Six ed-tech startups showcase their businesses at EduThon II

Six ed-tech startups showcase their businesses at EduThon II

Tuesday July 21, 2015,

7 min Read

The market for education startups out of India is becoming hotter with new players in segments as diverse as career counselling, child-friendly content creation, scholarly publishing and classes for stock trading populating the space.


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TiE Bangalore and Unitus Seed Fund recently held a three-hour EduThon event featuring six such ed-tech startups: Eureka Career Kits, Hash Learn Now, Young Current, Typeset, Trading Sikho and Spicetoons. (See my earlier coverage of the first TiE Bangalore EduThon: Top 10 tips for education startups.)

The three-hour event featured a product showcase, expert panel discussion, and a matchmaking session between startups and resource providers. The expert panel included Srikrishna Ramamoorthy (partner at Unitus Seed), Madan Padaki (Co-Founder and CEO of Head Held High Services), Srikanth Iyer (Co-Founder and CEO, HomeLane, and venture partner, Unitus Seed Fund), Muralidhar S. (Co-Founder of MeritTrac) and Mohan Rajamani (Founder of Learn Hive).


Eureka Career Kits, founded by Mehar Zariwala, has developed a testing kit which helps determine school children’s career aptitude. Based on experiential learning, it makes inferences and suggestions on what types of intelligence the student has a leaning towards, and what career paths would be best for him/her for eg. maker, player, thinker, innovator, storyteller. Sold to parents, the kit helps them better plan their children’s careers and avoid potentially wrong paths.


Hash Learn Now, founded by Jaydev Gopalakrishnan, is an app-based marketplace for engineering school test preparation. It connects test-takers with tutors from IIT, BITS and other top engineering schools. It targets the gap, particularly in Tier 2 and Tier 3 cities, of affordable, personalised, on-demand and skilled tutoring services.

Gopalakrishnan says,“There are 20 lakh engineering aspirants with mobile phones but only 20 per cent of the market is organised”. The medium of communication is text chat, with the option to upload images for discussion. The average session duration is about 10 minutes. Tutors are chosen after a stringent selection process, with emphasis on communications skills. The first 30 minutes are free for students, with a subsequent charge of Rs 99 for 20 minutes of tutor interaction.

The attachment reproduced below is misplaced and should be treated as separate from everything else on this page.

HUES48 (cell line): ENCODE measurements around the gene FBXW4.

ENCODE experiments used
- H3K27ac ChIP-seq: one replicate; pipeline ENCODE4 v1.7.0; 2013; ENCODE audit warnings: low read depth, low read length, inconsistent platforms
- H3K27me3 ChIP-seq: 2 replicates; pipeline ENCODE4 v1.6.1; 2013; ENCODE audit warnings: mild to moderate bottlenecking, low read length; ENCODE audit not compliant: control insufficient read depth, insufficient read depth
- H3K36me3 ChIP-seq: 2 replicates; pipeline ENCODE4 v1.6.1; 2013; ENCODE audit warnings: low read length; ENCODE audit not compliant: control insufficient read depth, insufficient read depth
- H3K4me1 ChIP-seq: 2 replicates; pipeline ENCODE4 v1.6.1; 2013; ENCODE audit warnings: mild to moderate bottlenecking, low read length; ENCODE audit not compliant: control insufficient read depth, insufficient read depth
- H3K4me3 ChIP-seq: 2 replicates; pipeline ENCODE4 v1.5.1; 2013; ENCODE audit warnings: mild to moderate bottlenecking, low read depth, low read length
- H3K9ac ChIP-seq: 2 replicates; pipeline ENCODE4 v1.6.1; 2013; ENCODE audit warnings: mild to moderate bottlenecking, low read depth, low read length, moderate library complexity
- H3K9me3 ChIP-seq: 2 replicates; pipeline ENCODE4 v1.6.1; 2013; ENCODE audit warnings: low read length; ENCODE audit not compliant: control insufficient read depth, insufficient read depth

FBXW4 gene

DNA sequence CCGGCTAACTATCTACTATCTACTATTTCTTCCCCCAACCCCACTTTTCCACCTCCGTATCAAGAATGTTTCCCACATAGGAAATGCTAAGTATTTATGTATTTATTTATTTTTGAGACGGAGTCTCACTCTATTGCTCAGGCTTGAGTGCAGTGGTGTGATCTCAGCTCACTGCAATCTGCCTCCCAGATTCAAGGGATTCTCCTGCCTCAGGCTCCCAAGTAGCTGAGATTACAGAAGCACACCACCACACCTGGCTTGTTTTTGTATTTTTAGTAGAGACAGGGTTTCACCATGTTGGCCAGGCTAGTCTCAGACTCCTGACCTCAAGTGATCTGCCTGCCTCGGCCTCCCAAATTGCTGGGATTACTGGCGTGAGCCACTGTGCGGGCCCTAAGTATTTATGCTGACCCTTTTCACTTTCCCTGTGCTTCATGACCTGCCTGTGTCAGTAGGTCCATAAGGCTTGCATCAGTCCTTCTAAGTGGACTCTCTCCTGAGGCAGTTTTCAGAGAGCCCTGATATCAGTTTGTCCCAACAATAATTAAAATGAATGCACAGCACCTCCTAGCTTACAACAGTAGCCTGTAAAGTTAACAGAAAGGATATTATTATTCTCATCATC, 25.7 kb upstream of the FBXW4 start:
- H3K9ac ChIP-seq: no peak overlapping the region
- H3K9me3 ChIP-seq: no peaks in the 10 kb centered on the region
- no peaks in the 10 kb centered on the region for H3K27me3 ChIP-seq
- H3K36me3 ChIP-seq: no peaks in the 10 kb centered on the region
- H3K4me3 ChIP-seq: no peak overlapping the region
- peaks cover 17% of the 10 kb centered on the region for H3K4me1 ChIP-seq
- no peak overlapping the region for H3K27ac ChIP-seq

Young Current, founded by Mydhili Bayyapunedi, provides child-safe news stories for students. The online stories are aggregated from child-friendly news sources, and provide coverage ‘beyond tragedies and terrorism’. Access to the news is free, but fees are charged for extra activities and assessment reports based on comprehension tests and gamification. Digital content is currently in English, for which hundreds of readers have signed up, but the next target is Hindi news, according to Mydhili.


Typeset, founded by Saikiran Chandha, is a content management tool targeting the scholarly publishing community, which currently needs to use sophisticated but hard-to-learn tools like LaTex. Online formatting services are expensive, and automated tools are a better option. The global journal publishing industry is worth USD 25 billion, and the digital tools constitute a USD2 billion market, according to Chandha. The SaaS model for Typeset has so far attracted 3,500 subscribers in two weeks, and the founder has pitched at events like AngelHack and Startup Chile as well.


Trading Sikho, founded by Gaurav Wadekar, is a marketplace for education on stock market trading. Gaurav is, himself, a stock market trainer, and wants Indians to get beyond the perception that you need to learn stocktrading only after you have lot of money.

“As compared to the US and Europe where 25-30 per cent of savings are in the stock market, the figure is only 2-3 per cent in India,” says Gaurav. The site offers trainers the option of listing their courses and fees (from a few hours to a few days in duration), and learners can sign up for training in classrooms (with e-learning as a future option).